Facing West: The Metaphysics of Indian-hating and Empire-building

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University of Oklahoma Press, 1997 - Social Science - 572 pages
3 Reviews

American expansion, says Richard Drinnon, is characterized by repression and racism. In his reinterpretation of "winning" the West, Drinnon links racism with colonialism and traces this interrelationship from the Pequot War in New England, through American expansion westward to the Pacific, and beyond to the Phillippines and Vietnam. He cites parrallels between the slaughter of bison on the Great Plains and the defoliation of Vietnam and notes similarities in the language of aggression used in the American West, the Philippines, and Southeast Asia.

  

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Review: Facing West: The Metaphysics of Indian-Hating and Empire-Building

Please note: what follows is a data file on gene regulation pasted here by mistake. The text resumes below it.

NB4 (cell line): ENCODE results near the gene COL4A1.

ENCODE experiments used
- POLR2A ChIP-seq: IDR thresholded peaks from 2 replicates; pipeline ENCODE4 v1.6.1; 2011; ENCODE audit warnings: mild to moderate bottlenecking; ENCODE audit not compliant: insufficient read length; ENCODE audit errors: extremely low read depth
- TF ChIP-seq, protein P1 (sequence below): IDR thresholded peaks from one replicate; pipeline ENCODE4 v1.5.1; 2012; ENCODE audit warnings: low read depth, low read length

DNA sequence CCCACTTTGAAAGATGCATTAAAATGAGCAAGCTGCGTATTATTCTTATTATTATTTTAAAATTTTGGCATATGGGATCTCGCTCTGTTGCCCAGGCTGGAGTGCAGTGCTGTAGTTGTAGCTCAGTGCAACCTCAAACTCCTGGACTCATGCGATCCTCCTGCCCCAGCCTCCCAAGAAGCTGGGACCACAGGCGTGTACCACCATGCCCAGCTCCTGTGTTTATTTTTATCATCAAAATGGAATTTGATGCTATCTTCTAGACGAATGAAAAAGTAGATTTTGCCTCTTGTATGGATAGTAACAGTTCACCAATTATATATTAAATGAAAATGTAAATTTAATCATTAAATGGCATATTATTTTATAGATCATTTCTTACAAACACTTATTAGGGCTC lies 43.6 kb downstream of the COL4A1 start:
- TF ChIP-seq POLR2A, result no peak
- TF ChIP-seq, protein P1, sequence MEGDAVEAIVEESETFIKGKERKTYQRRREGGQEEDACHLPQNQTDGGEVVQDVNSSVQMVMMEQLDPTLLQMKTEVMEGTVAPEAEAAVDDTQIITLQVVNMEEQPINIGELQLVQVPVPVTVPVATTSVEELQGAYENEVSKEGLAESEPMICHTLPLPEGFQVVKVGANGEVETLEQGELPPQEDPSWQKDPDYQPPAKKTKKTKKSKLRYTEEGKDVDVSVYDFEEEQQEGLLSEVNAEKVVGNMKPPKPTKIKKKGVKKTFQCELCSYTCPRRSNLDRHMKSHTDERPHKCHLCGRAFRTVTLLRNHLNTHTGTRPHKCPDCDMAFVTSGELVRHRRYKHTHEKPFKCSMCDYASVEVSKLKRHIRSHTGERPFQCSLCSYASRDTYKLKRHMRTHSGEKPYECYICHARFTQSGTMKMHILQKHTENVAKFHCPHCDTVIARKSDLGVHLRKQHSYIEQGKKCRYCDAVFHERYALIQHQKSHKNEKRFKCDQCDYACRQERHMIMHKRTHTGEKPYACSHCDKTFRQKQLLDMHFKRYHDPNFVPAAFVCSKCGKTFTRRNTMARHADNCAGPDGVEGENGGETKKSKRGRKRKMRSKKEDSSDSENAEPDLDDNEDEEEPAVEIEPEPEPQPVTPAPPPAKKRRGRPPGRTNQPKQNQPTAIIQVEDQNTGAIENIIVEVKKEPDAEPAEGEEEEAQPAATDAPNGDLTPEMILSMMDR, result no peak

User Review  - Fredrick Danysh - Goodreads

The American people looked at the Native Americans as an obstacle standing in the way of progress sand expansion. since there was no great pre-existing Native nation in place. This work addresses the hate and discrimination against Native Americans by white America. Read full review

Review: Facing West: The Metaphysics of Indian-Hating and Empire-Building

User Review  - Paul Burrows - Goodreads

important, but under-appreciated book! Read full review

Contents

I
xi
II
xxi
III
1
V
3
VI
9
VII
21
VIII
35
IX
46
XXIV
217
XXV
219
XXVI
232
XXVII
243
XXVIII
255
XXIX
279
XXX
307
XXXI
333

X
63
XII
65
XIV
78
XV
90
XVI
99
XVII
117
XIX
119
XX
131
XXI
147
XXII
165
XXIII
191
XXXII
353
XXXIV
355
XXXV
374
XXXVI
380
XXXVII
389
XXXVIII
402
XXXIX
414
XL
429
XLI
443
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About the author (1997)

Richard Drinnon was Professor Emeritus of History at Bucknell University and the author of White Savage: The Case of John Dunn Hunter and Keeper of Concentration Camps: Dillon S. Myer and American Racism, among other books.

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